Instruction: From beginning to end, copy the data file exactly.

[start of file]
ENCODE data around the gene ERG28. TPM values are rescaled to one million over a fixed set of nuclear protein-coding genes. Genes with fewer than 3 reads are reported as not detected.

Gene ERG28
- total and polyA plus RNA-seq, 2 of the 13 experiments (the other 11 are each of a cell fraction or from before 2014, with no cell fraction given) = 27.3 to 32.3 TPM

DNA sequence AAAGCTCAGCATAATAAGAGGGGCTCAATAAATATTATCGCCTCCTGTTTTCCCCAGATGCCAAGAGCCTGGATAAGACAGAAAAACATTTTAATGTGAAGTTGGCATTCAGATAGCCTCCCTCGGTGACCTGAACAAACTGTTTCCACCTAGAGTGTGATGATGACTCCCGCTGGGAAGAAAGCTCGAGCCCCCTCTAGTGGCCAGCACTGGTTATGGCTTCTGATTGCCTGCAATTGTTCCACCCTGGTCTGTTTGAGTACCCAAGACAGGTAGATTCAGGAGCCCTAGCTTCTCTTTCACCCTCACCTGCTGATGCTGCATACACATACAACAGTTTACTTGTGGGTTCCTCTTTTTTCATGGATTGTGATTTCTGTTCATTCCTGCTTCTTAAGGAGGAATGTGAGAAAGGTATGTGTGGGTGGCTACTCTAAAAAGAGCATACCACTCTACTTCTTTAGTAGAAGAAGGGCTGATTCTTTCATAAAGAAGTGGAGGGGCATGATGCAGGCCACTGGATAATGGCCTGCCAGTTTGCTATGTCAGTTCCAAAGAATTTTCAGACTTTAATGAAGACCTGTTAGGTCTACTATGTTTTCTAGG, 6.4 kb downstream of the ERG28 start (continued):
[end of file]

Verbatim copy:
ENCODE data around the gene ERG28. TPM values are rescaled to one million over a fixed set of nuclear protein-coding genes. Genes with fewer than 3 reads are reported as not detected.

Gene ERG28
- total and polyA plus RNA-seq, 2 of the 13 experiments (the other 11 are each of a cell fraction or from before 2014, with no cell fraction given) = 27.3 to 32.3 TPM

DNA sequence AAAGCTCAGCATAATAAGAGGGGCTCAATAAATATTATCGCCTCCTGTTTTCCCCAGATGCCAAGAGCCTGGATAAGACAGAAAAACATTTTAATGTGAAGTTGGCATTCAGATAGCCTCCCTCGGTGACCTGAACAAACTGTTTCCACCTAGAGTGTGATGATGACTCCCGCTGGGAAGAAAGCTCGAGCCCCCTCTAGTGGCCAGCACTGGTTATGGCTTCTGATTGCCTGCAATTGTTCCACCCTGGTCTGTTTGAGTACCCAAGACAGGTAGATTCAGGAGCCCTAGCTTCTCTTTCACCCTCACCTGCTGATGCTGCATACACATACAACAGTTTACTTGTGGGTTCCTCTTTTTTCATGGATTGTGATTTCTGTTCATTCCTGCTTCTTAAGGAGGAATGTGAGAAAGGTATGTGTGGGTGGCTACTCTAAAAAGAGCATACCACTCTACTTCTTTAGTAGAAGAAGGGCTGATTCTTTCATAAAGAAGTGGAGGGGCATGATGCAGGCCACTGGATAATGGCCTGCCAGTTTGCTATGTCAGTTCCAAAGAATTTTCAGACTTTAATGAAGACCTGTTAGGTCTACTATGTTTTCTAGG, 6.4 kb downstream of the ERG28 start (continued):